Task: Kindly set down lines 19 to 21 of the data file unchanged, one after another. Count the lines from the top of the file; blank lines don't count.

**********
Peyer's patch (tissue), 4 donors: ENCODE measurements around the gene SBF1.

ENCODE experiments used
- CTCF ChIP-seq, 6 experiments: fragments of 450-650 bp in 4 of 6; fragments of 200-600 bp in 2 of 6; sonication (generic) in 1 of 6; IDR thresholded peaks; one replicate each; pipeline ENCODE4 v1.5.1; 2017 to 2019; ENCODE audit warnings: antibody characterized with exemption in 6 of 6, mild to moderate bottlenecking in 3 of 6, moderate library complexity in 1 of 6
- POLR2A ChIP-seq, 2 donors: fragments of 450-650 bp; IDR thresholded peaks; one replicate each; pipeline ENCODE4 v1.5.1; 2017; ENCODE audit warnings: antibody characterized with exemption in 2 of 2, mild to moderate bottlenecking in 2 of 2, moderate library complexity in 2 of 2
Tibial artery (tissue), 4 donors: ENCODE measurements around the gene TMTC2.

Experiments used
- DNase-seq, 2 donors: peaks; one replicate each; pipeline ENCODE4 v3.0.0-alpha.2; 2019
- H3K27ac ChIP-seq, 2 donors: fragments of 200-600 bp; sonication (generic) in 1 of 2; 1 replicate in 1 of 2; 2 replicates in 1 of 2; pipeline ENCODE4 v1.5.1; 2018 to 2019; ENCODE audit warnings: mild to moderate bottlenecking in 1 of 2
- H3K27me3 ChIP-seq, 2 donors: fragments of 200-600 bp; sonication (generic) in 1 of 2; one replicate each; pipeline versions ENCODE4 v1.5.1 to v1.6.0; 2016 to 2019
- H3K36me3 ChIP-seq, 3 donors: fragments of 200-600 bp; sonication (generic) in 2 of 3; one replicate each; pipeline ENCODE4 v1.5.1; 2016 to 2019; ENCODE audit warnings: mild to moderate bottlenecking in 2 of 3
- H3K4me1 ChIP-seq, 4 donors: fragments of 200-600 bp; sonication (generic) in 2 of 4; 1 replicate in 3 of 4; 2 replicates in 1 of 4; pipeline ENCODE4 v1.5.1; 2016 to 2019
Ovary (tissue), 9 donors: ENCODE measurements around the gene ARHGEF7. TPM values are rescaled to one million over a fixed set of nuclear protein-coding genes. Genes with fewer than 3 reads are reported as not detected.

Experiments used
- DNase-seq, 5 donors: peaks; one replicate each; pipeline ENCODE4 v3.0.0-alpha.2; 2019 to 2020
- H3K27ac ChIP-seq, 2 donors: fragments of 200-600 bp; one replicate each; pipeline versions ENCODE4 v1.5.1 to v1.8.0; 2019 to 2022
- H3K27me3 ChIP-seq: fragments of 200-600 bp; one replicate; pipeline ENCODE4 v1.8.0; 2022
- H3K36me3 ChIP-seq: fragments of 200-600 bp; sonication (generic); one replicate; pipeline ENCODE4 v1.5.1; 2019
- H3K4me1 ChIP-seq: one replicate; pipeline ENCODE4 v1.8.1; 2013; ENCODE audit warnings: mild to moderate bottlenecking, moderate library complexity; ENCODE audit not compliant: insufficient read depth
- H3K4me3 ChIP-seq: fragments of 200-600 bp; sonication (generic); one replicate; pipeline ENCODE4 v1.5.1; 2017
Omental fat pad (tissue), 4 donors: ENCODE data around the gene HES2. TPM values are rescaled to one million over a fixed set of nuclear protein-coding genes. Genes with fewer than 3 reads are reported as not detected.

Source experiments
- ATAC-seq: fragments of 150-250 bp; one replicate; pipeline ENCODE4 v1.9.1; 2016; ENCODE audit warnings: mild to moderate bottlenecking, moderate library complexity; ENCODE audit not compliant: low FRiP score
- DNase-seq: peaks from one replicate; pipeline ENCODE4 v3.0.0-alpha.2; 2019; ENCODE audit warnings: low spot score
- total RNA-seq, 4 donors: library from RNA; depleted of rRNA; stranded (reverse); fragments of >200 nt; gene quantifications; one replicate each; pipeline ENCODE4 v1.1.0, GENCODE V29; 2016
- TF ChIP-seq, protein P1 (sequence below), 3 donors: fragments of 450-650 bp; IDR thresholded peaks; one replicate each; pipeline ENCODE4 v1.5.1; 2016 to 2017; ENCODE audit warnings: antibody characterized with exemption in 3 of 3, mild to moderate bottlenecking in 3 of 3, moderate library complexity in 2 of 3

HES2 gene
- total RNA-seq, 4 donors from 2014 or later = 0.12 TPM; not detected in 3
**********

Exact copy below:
- H3K4me3 ChIP-seq: fragments of 200-600 bp; sonication (generic); one replicate; pipeline ENCODE4 v1.5.1; 2017
Omental fat pad (tissue), 4 donors: ENCODE data around the gene HES2. TPM values are rescaled to one million over a fixed set of nuclear protein-coding genes. Genes with fewer than 3 reads are reported as not detected.

Source experiments